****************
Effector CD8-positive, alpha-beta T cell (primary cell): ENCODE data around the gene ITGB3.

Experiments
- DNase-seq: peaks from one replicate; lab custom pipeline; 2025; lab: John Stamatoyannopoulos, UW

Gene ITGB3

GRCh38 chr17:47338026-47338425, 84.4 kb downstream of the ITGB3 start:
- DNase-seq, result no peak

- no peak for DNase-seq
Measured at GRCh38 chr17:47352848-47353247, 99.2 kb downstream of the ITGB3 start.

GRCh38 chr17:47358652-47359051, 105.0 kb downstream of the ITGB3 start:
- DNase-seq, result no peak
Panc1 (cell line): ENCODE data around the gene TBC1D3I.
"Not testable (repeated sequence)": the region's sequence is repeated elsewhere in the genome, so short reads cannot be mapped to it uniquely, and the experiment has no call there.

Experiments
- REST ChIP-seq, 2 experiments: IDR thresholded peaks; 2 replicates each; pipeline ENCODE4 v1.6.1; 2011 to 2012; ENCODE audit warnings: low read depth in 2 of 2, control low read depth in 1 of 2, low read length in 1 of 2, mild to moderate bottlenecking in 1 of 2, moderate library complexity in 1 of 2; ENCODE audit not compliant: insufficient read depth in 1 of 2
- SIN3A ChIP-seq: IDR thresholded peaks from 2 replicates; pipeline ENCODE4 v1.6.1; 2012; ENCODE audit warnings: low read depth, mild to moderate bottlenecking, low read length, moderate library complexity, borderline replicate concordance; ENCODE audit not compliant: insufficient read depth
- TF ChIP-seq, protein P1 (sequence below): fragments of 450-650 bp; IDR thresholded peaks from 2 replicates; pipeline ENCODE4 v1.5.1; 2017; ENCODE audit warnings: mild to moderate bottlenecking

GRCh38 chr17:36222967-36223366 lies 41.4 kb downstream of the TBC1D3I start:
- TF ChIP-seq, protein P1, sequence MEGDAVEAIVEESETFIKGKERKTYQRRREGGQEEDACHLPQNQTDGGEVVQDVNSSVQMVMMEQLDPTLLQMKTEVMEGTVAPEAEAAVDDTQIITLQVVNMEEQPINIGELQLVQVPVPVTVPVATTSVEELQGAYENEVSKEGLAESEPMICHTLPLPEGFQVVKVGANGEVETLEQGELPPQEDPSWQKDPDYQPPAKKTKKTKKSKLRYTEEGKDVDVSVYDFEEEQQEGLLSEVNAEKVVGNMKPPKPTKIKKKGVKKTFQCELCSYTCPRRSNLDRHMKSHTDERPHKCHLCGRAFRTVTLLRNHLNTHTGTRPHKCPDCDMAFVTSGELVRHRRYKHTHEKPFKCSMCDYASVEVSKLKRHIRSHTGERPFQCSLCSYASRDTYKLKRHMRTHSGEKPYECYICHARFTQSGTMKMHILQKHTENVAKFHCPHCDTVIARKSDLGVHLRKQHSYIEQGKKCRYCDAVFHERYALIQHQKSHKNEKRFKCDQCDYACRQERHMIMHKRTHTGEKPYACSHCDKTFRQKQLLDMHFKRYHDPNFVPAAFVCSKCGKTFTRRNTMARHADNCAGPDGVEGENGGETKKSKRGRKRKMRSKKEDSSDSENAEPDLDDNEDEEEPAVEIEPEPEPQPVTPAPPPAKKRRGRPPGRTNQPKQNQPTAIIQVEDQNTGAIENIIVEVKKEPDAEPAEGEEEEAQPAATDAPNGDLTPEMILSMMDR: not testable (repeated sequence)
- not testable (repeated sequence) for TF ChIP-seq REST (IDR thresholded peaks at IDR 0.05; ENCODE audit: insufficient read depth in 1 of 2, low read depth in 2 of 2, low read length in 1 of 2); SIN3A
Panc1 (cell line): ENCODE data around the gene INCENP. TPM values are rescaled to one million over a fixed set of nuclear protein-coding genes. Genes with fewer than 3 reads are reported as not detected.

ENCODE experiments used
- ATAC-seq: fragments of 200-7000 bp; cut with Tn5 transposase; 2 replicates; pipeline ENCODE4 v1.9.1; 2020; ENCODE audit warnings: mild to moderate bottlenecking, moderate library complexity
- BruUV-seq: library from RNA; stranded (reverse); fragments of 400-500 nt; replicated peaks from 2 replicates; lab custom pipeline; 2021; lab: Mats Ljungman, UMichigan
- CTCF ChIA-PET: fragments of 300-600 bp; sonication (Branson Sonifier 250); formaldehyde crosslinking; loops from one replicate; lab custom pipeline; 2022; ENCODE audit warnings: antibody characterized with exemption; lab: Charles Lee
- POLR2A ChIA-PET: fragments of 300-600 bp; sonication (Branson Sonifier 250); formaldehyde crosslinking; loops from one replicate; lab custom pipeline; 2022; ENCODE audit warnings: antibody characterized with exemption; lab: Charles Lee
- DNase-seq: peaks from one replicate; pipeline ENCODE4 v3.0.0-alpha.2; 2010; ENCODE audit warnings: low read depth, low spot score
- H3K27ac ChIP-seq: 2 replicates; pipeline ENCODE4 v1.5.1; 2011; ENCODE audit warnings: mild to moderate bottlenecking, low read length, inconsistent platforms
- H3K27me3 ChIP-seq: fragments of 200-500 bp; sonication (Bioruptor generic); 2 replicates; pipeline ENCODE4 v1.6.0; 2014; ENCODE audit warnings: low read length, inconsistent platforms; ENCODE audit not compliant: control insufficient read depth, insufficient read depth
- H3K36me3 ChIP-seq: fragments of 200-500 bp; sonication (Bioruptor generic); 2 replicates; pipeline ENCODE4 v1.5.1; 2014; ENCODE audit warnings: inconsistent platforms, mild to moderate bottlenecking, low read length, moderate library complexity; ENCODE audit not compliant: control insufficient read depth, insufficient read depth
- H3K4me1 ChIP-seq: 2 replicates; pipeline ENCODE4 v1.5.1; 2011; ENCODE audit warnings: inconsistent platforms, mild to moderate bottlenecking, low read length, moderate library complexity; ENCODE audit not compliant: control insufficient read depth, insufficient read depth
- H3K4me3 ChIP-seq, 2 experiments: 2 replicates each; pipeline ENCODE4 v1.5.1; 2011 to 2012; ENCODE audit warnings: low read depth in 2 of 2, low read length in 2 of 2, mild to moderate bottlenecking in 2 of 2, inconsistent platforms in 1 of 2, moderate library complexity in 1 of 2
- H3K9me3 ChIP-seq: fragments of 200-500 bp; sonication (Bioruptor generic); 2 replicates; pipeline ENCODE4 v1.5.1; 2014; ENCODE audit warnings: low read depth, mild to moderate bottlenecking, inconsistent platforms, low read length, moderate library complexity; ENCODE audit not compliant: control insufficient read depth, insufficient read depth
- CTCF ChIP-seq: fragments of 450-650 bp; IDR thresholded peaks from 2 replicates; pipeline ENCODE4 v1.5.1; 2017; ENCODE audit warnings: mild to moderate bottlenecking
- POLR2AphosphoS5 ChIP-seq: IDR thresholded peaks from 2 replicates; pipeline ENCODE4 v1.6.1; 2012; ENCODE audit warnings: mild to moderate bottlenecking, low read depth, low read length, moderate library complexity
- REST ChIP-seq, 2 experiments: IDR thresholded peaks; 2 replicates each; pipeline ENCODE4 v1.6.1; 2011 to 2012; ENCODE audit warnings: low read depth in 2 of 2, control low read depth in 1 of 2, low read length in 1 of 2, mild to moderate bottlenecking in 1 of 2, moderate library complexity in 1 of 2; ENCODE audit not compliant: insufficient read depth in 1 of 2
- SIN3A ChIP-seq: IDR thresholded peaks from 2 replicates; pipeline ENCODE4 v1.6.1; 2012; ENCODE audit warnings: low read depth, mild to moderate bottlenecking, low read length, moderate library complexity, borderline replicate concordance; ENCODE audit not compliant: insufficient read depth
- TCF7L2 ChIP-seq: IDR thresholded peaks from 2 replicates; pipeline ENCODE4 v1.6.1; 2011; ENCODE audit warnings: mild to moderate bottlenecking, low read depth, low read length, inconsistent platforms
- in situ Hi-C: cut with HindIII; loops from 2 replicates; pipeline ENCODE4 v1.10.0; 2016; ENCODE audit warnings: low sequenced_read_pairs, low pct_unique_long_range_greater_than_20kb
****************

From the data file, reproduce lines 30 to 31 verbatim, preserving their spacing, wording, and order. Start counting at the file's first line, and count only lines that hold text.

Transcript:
- H3K4me1 ChIP-seq: 2 replicates; pipeline ENCODE4 v1.5.1; 2011; ENCODE audit warnings: inconsistent platforms, mild to moderate bottlenecking, low read length, moderate library complexity; ENCODE audit not compliant: control insufficient read depth, insufficient read depth
- H3K4me3 ChIP-seq, 2 experiments: 2 replicates each; pipeline ENCODE4 v1.5.1; 2011 to 2012; ENCODE audit warnings: low read depth in 2 of 2, low read length in 2 of 2, mild to moderate bottlenecking in 2 of 2, inconsistent platforms in 1 of 2, moderate library complexity in 1 of 2